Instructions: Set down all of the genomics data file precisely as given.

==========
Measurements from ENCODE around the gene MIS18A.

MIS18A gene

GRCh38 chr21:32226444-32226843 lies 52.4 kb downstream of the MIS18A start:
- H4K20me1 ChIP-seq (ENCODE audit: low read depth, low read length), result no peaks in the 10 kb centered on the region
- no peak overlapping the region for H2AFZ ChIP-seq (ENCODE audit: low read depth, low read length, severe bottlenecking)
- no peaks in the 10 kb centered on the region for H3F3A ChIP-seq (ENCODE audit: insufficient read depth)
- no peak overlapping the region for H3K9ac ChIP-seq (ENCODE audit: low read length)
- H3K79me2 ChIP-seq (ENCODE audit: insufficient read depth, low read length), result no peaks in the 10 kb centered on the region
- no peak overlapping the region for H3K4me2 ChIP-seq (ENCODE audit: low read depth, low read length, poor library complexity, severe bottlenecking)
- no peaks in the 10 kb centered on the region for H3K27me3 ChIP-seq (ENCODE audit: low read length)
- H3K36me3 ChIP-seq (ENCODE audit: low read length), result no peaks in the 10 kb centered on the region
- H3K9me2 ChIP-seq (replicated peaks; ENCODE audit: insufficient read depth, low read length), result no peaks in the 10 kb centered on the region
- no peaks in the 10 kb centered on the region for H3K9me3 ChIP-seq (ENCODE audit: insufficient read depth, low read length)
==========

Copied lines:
Measurements from ENCODE around the gene MIS18A.

MIS18A gene

GRCh38 chr21:32226444-32226843 lies 52.4 kb downstream of the MIS18A start:
- H4K20me1 ChIP-seq (ENCODE audit: low read depth, low read length), result no peaks in the 10 kb centered on the region
- no peak overlapping the region for H2AFZ ChIP-seq (ENCODE audit: low read depth, low read length, severe bottlenecking)
- no peaks in the 10 kb centered on the region for H3F3A ChIP-seq (ENCODE audit: insufficient read depth)
- no peak overlapping the region for H3K9ac ChIP-seq (ENCODE audit: low read length)
- H3K79me2 ChIP-seq (ENCODE audit: insufficient read depth, low read length), result no peaks in the 10 kb centered on the region
- no peak overlapping the region for H3K4me2 ChIP-seq (ENCODE audit: low read depth, low read length, poor library complexity, severe bottlenecking)
- no peaks in the 10 kb centered on the region for H3K27me3 ChIP-seq (ENCODE audit: low read length)
- H3K36me3 ChIP-seq (ENCODE audit: low read length), result no peaks in the 10 kb centered on the region
- H3K9me2 ChIP-seq (replicated peaks; ENCODE audit: insufficient read depth, low read length), result no peaks in the 10 kb centered on the region
- no peaks in the 10 kb centered on the region for H3K9me3 ChIP-seq (ENCODE audit: insufficient read depth, low read length)